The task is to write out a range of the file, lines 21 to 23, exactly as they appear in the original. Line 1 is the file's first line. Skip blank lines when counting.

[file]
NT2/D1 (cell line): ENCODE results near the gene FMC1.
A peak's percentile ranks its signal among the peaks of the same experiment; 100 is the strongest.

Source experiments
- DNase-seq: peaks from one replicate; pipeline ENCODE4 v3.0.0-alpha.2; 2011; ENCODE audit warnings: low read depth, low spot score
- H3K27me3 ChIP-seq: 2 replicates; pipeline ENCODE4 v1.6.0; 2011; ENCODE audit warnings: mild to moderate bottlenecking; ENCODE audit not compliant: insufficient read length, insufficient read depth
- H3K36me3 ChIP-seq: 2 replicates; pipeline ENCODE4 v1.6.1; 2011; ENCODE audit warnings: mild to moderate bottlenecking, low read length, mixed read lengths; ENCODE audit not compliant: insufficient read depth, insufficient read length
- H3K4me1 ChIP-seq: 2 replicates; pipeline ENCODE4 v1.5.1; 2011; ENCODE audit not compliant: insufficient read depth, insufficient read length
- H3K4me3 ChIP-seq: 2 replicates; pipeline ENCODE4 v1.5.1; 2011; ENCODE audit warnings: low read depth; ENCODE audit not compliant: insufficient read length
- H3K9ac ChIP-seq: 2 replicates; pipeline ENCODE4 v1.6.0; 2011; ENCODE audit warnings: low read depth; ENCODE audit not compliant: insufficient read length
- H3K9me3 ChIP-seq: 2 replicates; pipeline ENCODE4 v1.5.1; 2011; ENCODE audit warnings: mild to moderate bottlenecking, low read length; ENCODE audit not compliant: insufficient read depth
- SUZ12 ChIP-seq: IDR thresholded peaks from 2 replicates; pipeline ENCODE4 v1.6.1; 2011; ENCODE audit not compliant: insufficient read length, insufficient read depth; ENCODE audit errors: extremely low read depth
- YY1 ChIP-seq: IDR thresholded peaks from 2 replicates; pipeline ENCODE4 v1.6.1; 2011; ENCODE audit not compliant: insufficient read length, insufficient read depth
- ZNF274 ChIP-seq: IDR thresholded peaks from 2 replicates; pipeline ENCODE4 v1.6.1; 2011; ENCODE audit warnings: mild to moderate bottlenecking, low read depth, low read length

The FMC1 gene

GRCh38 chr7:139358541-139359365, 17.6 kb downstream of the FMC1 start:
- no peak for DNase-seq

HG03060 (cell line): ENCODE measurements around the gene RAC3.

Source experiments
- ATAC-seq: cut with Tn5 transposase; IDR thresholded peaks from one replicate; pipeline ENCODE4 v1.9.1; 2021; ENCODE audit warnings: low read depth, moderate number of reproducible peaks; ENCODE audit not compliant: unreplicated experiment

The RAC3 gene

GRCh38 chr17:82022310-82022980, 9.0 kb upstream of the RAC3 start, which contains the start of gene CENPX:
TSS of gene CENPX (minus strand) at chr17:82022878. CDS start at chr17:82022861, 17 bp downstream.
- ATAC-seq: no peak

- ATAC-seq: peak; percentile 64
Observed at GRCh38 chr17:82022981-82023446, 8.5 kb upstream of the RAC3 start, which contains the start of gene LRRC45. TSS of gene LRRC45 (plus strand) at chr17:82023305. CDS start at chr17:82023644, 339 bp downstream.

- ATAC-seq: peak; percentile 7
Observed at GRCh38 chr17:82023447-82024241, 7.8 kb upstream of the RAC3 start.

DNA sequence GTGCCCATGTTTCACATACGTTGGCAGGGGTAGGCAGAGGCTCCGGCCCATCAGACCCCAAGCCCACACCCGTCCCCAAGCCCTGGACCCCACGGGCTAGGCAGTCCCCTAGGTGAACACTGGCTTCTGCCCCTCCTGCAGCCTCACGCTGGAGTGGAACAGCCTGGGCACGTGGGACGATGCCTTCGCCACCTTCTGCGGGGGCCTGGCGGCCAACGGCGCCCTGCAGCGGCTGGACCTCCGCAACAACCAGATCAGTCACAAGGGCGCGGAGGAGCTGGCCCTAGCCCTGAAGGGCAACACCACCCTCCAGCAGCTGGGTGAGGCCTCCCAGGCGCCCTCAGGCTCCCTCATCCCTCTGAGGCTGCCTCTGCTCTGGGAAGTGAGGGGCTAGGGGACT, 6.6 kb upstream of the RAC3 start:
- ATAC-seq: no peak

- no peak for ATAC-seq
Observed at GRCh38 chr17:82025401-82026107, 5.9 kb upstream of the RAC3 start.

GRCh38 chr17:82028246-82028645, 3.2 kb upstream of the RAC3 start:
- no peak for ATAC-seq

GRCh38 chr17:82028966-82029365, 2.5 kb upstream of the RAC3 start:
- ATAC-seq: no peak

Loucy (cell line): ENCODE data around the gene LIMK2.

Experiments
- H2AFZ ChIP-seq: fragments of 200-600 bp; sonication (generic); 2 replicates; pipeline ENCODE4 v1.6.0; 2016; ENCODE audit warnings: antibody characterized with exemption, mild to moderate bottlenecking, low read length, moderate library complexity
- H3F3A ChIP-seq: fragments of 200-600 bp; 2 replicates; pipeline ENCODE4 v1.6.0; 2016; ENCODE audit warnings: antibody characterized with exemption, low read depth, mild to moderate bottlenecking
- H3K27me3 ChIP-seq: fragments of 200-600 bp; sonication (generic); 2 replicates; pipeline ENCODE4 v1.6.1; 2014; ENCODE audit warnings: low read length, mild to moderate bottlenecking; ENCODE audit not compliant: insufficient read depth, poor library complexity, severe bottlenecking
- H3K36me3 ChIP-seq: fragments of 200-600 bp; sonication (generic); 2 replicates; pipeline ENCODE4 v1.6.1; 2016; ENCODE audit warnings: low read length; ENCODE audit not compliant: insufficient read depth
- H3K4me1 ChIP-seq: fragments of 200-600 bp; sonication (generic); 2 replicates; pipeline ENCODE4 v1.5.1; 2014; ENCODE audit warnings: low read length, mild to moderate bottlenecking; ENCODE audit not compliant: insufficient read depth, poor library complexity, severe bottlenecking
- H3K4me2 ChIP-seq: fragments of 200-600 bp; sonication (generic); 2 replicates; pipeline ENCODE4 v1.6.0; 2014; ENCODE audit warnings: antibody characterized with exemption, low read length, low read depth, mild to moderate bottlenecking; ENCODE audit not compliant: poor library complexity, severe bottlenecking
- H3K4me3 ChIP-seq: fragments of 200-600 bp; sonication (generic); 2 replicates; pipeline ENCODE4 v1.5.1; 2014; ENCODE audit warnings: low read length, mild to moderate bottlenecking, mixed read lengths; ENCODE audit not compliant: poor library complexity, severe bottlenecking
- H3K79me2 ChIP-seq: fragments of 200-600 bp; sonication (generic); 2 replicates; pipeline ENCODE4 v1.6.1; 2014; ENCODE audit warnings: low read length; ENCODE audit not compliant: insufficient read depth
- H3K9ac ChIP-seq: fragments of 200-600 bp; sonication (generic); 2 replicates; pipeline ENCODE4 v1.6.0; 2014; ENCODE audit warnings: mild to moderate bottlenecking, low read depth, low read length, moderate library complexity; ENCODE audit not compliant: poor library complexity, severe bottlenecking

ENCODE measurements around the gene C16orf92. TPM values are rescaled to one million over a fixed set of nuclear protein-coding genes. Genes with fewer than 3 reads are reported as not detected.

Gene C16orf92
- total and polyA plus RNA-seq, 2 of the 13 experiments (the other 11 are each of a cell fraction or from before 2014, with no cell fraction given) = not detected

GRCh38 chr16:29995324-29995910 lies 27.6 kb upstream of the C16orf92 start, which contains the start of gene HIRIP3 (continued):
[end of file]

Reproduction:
GRCh38 chr17:82022310-82022980, 9.0 kb upstream of the RAC3 start, which contains the start of gene CENPX:
TSS of gene CENPX (minus strand) at chr17:82022878. CDS start at chr17:82022861, 17 bp downstream.
- ATAC-seq: no peak